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    Actually, I must jump in here again and put some perspective on the negative. The negative does matter - a lot! Please see my previous post about how negative contrast will definitely impact the color of the final print. Your results will vary greatly with the density and contrast range of your negative.
    This is because you control contrast with length of exposure, and if you expose a print for a longer period of time, your colors will shift and become more saturated. Don't believe me? Make some tests. Shoot one negative one stop overexposed and underdevelop it by a lot so that it's thin and without much contrast. Then expose one negative normally and overdevelop the hell out of it. It has to be the same scene under the same lighting conditions.
    It will yield two very different prints.

    - Thomas
    "Often moments come looking for us". - Robert Frank

    "Make good art!" - Neil Gaiman

    "...the heart and mind are the true lens of the camera". - Yousuf Karsh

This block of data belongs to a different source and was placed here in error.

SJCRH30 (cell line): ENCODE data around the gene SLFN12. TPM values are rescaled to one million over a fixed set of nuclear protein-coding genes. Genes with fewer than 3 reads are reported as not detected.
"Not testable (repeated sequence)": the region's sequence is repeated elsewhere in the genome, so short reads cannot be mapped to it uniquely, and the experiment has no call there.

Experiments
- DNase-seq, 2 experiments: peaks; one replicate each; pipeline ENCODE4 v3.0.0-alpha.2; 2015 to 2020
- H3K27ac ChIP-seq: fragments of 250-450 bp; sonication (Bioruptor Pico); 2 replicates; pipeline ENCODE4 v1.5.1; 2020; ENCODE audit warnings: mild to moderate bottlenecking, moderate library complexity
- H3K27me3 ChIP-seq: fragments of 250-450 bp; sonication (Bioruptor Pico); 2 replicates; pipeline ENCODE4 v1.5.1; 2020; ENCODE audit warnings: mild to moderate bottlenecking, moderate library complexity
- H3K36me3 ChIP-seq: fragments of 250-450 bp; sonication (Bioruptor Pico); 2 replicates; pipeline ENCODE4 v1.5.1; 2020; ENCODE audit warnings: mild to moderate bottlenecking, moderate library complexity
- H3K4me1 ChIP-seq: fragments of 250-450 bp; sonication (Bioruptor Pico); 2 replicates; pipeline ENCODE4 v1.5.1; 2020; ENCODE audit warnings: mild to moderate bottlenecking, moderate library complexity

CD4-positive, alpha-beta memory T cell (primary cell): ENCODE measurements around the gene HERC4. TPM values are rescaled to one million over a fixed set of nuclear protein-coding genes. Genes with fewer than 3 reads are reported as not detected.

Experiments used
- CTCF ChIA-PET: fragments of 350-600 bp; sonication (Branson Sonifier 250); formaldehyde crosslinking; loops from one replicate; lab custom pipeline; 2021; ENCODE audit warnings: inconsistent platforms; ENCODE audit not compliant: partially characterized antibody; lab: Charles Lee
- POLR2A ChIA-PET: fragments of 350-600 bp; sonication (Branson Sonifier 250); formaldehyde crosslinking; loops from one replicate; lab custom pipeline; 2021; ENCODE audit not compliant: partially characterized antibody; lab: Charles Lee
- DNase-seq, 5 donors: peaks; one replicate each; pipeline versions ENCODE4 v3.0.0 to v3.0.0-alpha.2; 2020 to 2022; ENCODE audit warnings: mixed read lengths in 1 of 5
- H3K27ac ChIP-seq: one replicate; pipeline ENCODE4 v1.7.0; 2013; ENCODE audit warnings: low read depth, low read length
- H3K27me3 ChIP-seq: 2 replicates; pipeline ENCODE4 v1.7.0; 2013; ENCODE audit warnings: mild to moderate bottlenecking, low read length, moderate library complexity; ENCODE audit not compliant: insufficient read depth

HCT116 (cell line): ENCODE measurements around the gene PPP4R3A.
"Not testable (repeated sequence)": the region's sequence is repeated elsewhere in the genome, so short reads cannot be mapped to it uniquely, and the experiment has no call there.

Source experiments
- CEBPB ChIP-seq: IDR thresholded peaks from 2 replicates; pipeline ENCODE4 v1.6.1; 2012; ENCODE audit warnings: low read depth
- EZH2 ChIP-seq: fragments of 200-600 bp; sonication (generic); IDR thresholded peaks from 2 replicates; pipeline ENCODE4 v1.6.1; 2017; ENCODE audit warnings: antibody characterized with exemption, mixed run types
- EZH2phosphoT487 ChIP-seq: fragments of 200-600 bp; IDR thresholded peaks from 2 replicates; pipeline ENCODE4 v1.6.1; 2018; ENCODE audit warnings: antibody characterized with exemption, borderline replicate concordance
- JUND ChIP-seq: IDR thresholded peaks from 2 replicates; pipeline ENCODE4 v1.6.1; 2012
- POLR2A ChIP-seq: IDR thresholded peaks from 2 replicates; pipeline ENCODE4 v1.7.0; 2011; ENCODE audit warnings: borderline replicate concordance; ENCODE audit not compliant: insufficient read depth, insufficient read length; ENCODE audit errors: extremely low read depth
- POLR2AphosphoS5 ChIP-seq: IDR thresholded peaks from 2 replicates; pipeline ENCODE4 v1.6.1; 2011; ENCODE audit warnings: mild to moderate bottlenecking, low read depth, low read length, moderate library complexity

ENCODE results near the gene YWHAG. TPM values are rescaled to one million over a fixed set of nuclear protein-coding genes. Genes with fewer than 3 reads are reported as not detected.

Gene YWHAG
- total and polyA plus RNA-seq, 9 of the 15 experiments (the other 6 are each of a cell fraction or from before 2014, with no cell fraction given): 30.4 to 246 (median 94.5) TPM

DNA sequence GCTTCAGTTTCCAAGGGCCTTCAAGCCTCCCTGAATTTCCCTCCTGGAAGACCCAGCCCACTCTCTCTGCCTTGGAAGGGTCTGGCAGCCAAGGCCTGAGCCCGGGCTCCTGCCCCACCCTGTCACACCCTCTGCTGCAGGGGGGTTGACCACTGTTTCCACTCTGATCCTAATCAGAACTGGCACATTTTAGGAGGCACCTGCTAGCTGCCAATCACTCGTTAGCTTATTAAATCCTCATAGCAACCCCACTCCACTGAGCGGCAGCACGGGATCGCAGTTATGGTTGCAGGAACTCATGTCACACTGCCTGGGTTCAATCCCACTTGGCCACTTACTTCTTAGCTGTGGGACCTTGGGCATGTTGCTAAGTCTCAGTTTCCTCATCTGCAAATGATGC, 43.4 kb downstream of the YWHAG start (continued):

5. #15
    Bob Carnie's Avatar
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    I agree with Thomas here, the quality or lack of is most important to the multitude of looks available with lith.

    Quote Originally Posted by Thomas Bertilsson View Post
    Actually, I must jump in here again and put some perspective on the negative. The negative does matter - a lot! Please see my previous post about how negative contrast will definitely impact the color of the final print. Your results will vary greatly with the density and contrast range of your negative.
    This is because you control contrast with length of exposure, and if you expose a print for a longer period of time, your colors will shift and become more saturated. Don't believe me? Make some tests. Shoot one negative one stop overexposed and underdevelop it by a lot so that it's thin and without much contrast. Then expose one negative normally and overdevelop the hell out of it. It has to be the same scene under the same lighting conditions.
    It will yield two very different prints.

    - Thomas

  6. #16
    Travis Nunn's Avatar
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    Quote Originally Posted by Justin Maramba View Post
    ...Here's a link to a list of lithable papers and reviews of them by Tim Rudman: